Why Study Japanese in Fukuoka?

Are you a current student of Japanese looking to finally put your language skills to use and see the rapid kind of improvement you know is only possible through living and experiencing the language and its culture in-country? Have you always wanted to study Japanese in Japan but don’t know where to start?

Your first step in taking the plunge and deciding to study in Japan, even before you decide which school you will study at, is deciding what kind of learning environment is right for you. This will determine both what school and what city or region you should consider among all the possible options out there and will help you begin to narrow down your search.

If you thrive in large cities and the city life is your best classroom, megacities like Tokyo and Osaka may be perfect for you. Certainly, these cities have many benefits such as a relatively central geographic location and well-connected international and domestic transportation, as well as a plethora of cultural gems.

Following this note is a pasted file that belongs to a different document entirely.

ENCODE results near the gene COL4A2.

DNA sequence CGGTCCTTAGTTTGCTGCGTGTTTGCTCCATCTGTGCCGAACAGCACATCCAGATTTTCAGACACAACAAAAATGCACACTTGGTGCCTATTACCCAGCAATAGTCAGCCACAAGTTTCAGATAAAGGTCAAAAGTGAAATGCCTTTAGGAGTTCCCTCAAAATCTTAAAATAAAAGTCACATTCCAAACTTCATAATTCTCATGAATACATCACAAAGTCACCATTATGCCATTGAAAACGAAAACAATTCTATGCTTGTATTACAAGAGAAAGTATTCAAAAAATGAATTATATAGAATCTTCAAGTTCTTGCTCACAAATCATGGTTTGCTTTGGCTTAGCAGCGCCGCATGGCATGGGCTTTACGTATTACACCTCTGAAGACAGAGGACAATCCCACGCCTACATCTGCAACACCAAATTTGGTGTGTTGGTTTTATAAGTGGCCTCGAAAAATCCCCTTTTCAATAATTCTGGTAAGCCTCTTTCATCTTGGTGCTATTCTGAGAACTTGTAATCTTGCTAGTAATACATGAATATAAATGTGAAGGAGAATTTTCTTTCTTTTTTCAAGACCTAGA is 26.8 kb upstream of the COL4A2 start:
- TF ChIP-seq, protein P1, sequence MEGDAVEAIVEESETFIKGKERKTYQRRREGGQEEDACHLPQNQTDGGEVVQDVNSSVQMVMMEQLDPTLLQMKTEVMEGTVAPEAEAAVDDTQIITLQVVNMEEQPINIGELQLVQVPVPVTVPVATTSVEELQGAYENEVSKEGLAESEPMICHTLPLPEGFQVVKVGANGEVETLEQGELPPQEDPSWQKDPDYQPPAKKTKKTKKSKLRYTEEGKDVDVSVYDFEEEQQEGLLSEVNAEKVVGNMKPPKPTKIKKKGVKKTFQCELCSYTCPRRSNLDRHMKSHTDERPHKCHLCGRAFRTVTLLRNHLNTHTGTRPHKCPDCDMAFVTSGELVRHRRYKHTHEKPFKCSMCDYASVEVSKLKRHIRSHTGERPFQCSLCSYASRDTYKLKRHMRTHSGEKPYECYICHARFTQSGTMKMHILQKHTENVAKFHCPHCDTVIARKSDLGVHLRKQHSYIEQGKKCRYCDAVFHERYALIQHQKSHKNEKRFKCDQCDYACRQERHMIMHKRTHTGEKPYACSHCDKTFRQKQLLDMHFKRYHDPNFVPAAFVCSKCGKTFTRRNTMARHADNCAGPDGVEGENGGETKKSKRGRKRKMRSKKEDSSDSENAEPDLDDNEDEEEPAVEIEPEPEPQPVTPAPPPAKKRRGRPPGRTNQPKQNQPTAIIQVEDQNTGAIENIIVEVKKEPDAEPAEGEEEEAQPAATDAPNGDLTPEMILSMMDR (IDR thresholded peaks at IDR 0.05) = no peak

But there are many reasons why a smaller city might be right for you, particularly as a student. The problem with smaller, lesser known cities is that we do not know exactly what to expect, and this lack of familiarity can certainly lead to hesitation when choosing where to study. Therefore today I would like to share the reasons why I chose to study not once, not twice, but three times in Fukuoka, a medium-sized city on the southernmost main island of Kyuushuu. Each time it has been the perfect study environment for my needs and personality, and just might be for you, too!

  1. Perfect size

Fukuoka is home to roughly 1.5 million residents, placing it in that sweet-spot between the hustle and bustle of the big city and that small town feel. When in the center of the city there is always something fun to do, something delicious to eat, interesting neighborhoods to explore, and a variety of shops. Social opportunities abound, meaning if you are bored here it is probably because you want to be! If you like a quieter, more relaxed feel, the residential neighborhoods surrounding the city center are only a short metro, train or bus ride away, and in fact choosing to live in these neighborhoods can save you some additional money.

Bottom line: Best of both worlds – big enough that you will never get bored, small enough to run into someone you know when walking around downtown!Fukuoka.jpg

  1. Quality of life

Related to city size is quality of life. Not only is Fukuoka’s size manageable even to those new to Japan, but Fukuoka’s top-notch public transportation system and public safety combined with a comparatively low cost of living make day-to-day life in Fukuoka much easier than in cities like Tokyo or Osaka.